For the Army, this is a public relations nightmare. We have a cliche in the military which says that "unlike fine wine, bad news does not get better over time". Such is the case here. In retrospect, it would have been best that the military been first with the video an at least offered an explanation. That would have at least played better than a "leaked" video, with a decidedly anti-war group editing the video to point out the civilians in the frame and not the insurgents. (H/T Schmedlap)
A few of my regular blog buddies have been leading the discussion at the Small Wars Council. Not too surprisingly, I tend to fall in line with the users "Schmedlap" and "Cavguy"--the screen name of Major Niel Smith. There's a general consensus that the first engagement--namely, the mistaking of the camera lens for an RPG--was regrettable, but just another tragic instance of the "fog of war". It's really the subsequent episodes--the van and the Hellfire strike on the building--that seemed to raise a number of questions.
I'm not sure I'll ever really figure out the real deal with the Hellfire strike, which occupies the last ten minutes of the video. I hadn't seen it mentioned in the official investigation, so I don't have a corroborating narrative (although the website keeps going down, so I'll admit I hadn't read the whole thing yet). There also appears to be critical footage cut from this section, which is necessary to reconstruct the event. From what I can gather, the ground element reports the sound of small arms fire coming from around 200 meters away. We see the footage cut to a shot of the Apache tracking a man walking along the street, looking as if he's carrying a rifle. The Apache crew tracks him to an abandoned building, and reports that around six insurgents fled the initial engagement and took shelter in a building. We, the viewer, can't determine if this really is true, based on the Youtube video. For the time being, however, let's assume it is.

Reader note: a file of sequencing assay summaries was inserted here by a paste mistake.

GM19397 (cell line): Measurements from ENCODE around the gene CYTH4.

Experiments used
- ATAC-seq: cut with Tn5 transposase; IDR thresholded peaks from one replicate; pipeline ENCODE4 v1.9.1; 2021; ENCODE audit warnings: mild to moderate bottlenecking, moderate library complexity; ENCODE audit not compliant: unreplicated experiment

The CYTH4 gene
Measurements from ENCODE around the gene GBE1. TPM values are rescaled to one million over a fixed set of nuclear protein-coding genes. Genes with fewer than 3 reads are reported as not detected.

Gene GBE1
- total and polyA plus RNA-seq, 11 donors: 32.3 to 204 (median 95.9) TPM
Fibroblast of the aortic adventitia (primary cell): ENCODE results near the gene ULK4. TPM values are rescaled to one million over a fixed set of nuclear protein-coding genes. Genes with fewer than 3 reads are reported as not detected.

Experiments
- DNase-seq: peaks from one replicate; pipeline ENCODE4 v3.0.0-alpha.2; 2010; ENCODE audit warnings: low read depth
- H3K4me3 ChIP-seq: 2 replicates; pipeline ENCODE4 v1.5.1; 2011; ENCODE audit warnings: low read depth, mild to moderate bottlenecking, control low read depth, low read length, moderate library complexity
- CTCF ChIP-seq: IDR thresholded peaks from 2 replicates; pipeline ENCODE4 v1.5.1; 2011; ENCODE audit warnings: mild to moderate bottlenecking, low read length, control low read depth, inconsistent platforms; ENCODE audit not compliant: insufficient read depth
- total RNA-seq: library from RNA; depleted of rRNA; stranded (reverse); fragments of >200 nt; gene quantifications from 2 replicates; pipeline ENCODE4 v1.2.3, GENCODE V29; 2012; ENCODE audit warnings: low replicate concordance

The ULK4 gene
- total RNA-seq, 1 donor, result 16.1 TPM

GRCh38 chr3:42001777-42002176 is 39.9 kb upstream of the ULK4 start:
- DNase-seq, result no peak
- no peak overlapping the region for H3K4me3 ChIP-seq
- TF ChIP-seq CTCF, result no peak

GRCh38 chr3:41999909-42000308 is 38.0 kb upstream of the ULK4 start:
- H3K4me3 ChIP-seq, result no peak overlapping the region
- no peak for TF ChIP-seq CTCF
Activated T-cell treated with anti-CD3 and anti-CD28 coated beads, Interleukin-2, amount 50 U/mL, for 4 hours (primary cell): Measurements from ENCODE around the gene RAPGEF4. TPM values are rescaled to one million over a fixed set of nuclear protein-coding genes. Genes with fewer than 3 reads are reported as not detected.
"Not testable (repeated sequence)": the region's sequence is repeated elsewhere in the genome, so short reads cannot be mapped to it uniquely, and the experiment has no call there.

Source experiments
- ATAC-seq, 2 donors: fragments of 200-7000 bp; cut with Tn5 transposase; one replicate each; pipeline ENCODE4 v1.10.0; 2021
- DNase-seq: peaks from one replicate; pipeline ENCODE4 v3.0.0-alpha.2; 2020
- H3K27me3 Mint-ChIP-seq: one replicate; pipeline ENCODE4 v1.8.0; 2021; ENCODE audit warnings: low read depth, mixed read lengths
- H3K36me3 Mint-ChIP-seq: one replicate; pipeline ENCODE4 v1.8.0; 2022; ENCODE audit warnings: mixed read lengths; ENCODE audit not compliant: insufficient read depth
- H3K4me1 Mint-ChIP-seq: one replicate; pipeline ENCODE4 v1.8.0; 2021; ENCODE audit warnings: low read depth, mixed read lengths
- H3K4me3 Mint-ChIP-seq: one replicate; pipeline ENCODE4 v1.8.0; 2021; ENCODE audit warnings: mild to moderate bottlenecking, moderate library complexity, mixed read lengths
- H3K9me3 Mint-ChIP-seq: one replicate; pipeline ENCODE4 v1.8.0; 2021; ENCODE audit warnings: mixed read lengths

The Apache reports the situation to the ground unit, who clears the Apache to engage. The troops in contact hadn't actually seen anyone enter the building--only the Apache crew seems to have seen the insurgents. The Apache gets some distance and makes a pass at the building with its Hellfire missile. Right before the missile is fired, you can see figures walking about the building. The Apache crew actually does notice these men as they begin their missile run, but the crew seems to ignore them.
After the missile hits, the Apache turns around for two more missile runs. On the second attack, we see men walking back into the building. It would be unusual for insurgents to go back into a building which was struck with a missile just moments prior. I'm curious as to who they were and whether or not anyone acknowledged these people going back into the building.
Again, a number of things about the Hellfire strike puzzle me, but it's difficult to really put this in context--vital portions of the recording seem to have been cut.
Anyway, a number of really great people have been weighing in on the issue. The highlights:
Greyhawk (as always) has the roundup
Voo Tatico (English Translation)
Anyway, I'm off to the Milblog conference in Washington, DC shortly. Hopefully, I can meet up with the CNAS crew and we can discuss some more peculiarities of Aviation and COIN. I'll be sure to keep you posted.